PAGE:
Terrific Adelson e Salvini

12 May

Opera Rara tends either to uncover interesting, neglected works that would repay a staged a performance or interesting neglected works that wouldn’t.  Bellini’s first opera. Adelson e Salvini, is probably in the latter category, but it was great to have the opportunity to hear it at the Barbican on 11th May.

Musically, there’s a lot to enjoy.  He wrote it when he was 23 and there’s a huge amount of very strong music in it, much in his mature style.  Indeed, a good deal of the music got recycled into later operas (the heroine’s Act I aria went straight into Capuleti.  There’s also a good deal of music betraying the influence of Rossini – given that Bellini had been studying in Naples, this isn’t surprising; indeed, Bellini writes very good cod Rossini.  For me, the best numbers were a superb duet tenor/baritone duet for Adelson and Salvini and Salvini’s 3rd Act number but there isn’t one that is less than enjoyable and well made.

There are a couple of curiosities. It was written for male voices, presumably the women being sung by boys or male altos, which explains why the heroine has relatively little to do. Also, the first version was written with spoken dialogue rather than recitative – I don’t think I’ve come across an Italian opera with dialogue before.  Here, it was well spoken by the cast who had been nicely directed by Kenneth Richardson and Daniel Dooner.

The problem is the plot which is an uneasy mixture of comedy, melodrama and genuine feeling.  The first act does little more than set up the plot and takes 70 minutes to do so.  The relationships are complicated to work out and there’s a villain who is determined to abduct the heroine for no very plausible reason.  in fact the whole premise is silly.  I think it would be roared off the stage if you ever tried it.  It might be fun for students, though.

The performance, however, was very fine indeed.  Daniele Rustioni conducted outstandingly.  He caught the style perfectly and made the music exciting, interesting and, for me, caught all the strengths of the piece.  The BBCSO played strongly for him.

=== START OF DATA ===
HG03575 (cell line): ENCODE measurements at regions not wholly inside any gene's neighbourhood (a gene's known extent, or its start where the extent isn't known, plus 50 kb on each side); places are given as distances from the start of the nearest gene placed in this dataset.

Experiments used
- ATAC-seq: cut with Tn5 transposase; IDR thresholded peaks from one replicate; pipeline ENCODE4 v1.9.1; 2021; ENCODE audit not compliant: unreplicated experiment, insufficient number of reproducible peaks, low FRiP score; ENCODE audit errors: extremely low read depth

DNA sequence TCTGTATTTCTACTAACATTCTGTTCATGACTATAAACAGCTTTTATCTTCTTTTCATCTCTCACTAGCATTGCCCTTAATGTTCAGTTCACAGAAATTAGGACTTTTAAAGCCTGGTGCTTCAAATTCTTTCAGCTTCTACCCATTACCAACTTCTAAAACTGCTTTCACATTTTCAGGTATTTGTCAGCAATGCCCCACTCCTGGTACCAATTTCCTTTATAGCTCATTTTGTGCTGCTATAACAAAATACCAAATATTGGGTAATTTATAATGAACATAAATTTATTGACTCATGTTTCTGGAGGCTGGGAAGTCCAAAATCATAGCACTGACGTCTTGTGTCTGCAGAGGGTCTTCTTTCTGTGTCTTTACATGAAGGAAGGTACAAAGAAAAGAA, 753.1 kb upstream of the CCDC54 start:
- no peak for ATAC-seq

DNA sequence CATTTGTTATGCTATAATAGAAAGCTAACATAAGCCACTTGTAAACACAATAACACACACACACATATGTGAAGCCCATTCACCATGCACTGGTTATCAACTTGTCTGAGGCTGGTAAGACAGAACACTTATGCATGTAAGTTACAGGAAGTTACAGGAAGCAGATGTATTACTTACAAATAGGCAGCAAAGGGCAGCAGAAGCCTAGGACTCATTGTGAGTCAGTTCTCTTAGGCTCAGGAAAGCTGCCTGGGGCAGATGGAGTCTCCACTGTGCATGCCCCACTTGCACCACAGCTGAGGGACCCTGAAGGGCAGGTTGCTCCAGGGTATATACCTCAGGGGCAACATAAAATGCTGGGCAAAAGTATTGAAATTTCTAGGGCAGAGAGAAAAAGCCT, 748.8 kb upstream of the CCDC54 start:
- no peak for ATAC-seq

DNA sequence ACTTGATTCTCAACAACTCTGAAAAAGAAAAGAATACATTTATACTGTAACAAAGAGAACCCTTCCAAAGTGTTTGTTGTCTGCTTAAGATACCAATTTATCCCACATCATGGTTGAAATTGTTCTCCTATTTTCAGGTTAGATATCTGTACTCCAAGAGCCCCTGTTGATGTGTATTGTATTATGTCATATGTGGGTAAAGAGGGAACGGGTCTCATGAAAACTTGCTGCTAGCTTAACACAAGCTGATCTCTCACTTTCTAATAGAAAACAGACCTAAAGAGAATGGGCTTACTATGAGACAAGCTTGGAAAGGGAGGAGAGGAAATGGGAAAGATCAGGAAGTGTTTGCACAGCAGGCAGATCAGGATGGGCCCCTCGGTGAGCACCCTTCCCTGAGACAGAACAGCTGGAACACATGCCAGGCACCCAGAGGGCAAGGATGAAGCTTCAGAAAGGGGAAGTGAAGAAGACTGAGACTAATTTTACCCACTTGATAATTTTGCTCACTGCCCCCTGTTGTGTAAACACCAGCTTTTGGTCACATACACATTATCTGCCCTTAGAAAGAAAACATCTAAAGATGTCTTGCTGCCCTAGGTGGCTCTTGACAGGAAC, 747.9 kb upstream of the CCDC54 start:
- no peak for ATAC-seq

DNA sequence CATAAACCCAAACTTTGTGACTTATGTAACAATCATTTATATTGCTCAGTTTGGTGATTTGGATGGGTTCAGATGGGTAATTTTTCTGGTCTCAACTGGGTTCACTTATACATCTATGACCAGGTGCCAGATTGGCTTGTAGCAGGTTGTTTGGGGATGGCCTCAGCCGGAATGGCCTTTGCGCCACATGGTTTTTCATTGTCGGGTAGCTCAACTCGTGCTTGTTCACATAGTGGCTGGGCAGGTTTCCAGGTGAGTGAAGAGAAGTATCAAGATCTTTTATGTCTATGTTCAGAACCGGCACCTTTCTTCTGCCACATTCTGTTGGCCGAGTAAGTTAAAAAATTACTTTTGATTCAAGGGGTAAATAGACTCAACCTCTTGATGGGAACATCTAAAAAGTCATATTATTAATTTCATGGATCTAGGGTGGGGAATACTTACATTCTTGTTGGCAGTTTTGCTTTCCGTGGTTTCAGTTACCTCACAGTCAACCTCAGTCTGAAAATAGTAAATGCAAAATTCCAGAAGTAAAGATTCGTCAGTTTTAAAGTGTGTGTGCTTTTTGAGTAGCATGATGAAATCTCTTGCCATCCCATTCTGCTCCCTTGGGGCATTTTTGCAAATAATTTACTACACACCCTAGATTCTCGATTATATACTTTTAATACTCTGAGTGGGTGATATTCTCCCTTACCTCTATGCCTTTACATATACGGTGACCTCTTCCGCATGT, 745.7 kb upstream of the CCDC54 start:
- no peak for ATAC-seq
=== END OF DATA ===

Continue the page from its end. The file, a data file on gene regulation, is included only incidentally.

The most interesting role is that of Salvini, caught between a conflict of love for his friend and his friend’s beloved.  Enea Scala began a rather uncertainly but warmed up as the evening went on and gave a truly outstanding performance of his Act III aria.  This is another very promising bel canto tenor and that aria got the audience justifiably excited.  Adelson is much less interesting but Simone Alberghini did what he could and the two did their duet, torno, o caro, very well indeed.

The opera contains Bellini’s only comic character – a Neapolitan servant, Bonifacio.  He has the most Rossinian music and you can see why Bellini didn’t write more like him.  Having said that, Maurizio Muraro gave a really lovely, endearing performance of the role and had the audience in the palm of his hand.  I’d love to see him do more of this sort of role.  He’d be a smashing Don Magnifico.

Daniella Barcellona was a bit wasted as Nelly but sang very nicely.  Rodion Pogossov was a nicely melodramatic Count Struley, the villainand displayed rather a good voice.  David Soar, Kathryn Rudge and Leah-Marian Jones were fine in the smaller roles.

I doubt that this will ever be a viable stage piece, but this excellent performance showed its strengths, was invaluable in teaching us more about Bellini and was hugely enjoyable into the bargain.  Look out for the CD.


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